- Ted Miller, College Football
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The metaphor Stanford defensive coordinator Derek Mason used repeatedly was "deep water." He wanted his Cardinal defense to somehow, some way, pull Oregon into the fourth quarter with the game in doubt. Then, his reasoning went, we'd all see how well the Ducks can swim when they are in unfamiliar waters.
And it worked. Playing in their only meaningful fourth quarter over the past 18 games, the Ducks lost to Stanford 17-14 on Nov. 17, 2012, knocking them out of the national title game.
It's almost amusing that a potential weak spot in Oregon's variegated and seemingly impervious armor exists only because of the Ducks' consistent excellence on both sides of the ball: They have been so dominant that we've rarely seen them play a meaningful fourth quarter. You're darn near more likely to have a ivory-billed woodpecker land on your nose than see an Oregon Duck in a tense fourth quarter.
Oregon's average margin of victory in 2012 was just short of 28 points. This year, it's 47.4 points. Only five teams score more than 47.4 points per game.
And Ducks quarterback Marcus Mariota is a microcosm of the issue. Just look at the stats. Mariota has thrown only 24 passes in the fourth quarter over the past 18 games and none of those passes were thrown this season.
Mariota's limited fourth-quarter numbers are good -- 18-of-24 for 174 yards with a touchdown and an interception -- but his lone subpar game as the Ducks starter was against the Cardinal, when his ESPN.com Total Quarterback Rating was 44.9, with 50 being average. Mariota's QBR so far this season in 96.7, which ranks second in the nation.
But again, it includes nothing from a tight fourth quarter.
So, the question for Mariota and the Ducks is what happens when they next get dragged into deep water? And might that happen Saturday when the No. 2 Ducks visit their bestest buddies from Seattle, the 16th-ranked Washington Huskies?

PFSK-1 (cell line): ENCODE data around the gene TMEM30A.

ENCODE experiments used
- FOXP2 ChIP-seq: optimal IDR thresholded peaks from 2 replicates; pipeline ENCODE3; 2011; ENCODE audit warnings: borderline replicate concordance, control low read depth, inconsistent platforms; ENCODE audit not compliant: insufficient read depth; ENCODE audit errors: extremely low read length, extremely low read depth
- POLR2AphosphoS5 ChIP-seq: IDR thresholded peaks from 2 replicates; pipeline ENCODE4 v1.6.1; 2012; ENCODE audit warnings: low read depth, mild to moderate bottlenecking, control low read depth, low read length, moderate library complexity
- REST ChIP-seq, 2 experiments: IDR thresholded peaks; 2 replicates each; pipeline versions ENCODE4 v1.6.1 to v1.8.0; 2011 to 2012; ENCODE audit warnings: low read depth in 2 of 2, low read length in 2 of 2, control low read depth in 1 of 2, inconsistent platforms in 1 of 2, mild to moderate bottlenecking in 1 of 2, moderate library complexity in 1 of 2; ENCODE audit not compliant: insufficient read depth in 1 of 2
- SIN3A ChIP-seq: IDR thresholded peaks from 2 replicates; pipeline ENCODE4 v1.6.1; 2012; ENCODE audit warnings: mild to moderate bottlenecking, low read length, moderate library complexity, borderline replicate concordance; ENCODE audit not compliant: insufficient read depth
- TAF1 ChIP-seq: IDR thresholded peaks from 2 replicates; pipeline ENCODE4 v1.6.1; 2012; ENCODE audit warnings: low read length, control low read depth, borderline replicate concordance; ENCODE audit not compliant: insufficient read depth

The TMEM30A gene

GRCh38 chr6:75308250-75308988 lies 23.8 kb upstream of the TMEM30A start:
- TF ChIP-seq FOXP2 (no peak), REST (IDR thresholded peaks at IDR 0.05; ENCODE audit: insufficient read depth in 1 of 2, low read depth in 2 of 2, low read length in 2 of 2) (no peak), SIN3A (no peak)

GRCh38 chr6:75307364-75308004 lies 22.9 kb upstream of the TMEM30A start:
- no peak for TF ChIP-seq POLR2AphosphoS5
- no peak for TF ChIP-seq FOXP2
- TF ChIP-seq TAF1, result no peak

Mariota, not exactly a demonstrative, worrywart sort of guy, didn't seem too concerned.
"Obviously it's not the same as a game-time situation, but throughout my career we've gone through practice scenarios, what we need to do if we are down six or down four, three," he said. "We try to make us feel uncomfortable. Whatever situation we end up being in, I think the team is prepared and is confident in our ability to be successful in those situations."
Coach Mark Helfrich echoed Mariota's sentiments, with his own catchphrase being making sure his players were "comfortable being uncomfortable."
What's potentially interesting is that if Mariota and Oregon were less dominant, it might provide Mariota better material for his Heisman resume. "Heisman moments," such as Johnny Manziel's clutch play in last year's win over Alabama or Johnny Rodgers' punt return against Oklahoma or Doug Flutie's Hail Mary against Miami, often come when the game is on the line.
The bronze trophy isn't completely about excellence. There's also an element of drama to it -- "wow" points on video that define a player and give voters something to gawk at. Mariota and the Ducks' season, at least thus far, has been devoid of drama.
Cracked Helfrich: "I'm good if that happens throughout the year."
Huskies coach Steve Sarkisian laughed at that notion too, saying he'd be glad to be up 40 points in the fourth quarter on a regular basis. The Huskies haven't faced much fourth-quarter drama this year either -- they've outscored foes 37-7 in the fourth -- at least until they fell short last weekend at Stanford.
Sarkisian sees little on film to suggest Mariota would struggle under pressure. In fact, he sees a more mature quarterback than the one who accounted for 3,429 total yards and 38 scores as a redshirt freshman in 2012.
"The little things are showing up even more," Sarkisian said. "Obviously, the ability to create big plays is such a unique aspect to their offense. It all starts with Marcus."
A road game against a ranked team that kicks off at 4 p.m. ET will give Mariota a big stage to show the nation he's Heisman worthy. Yet that isn't a notion that generates a lot of juice for Mariota.
"To me, that is outside noise," Mariota said of Heisman talk. "I've said that so many times and people continue to ask me, of course. But for me, I'm looking to just continue winning games. Whatever comes with that comes with that. The Heisman Trophy, to me, is something that's about a team effort."
Mariota and the Ducks' efforts thus far have ended games before the fourth quarter. He and his fellow starters have been enjoying orange slices on the sidelines while their backups finish things up.
But the last time Mariota and the Ducks were pulled into "deep waters," they faltered. That's at least a basis for pregame intrigue as Oregon faces its toughest test yet this season.
The metaphor Stanford defensive coordinator Derek Mason used repeatedly was "deep water." He wanted his Cardinal defense to somehow, some way, pull Oregon into the fourth quarter with the game in doubt.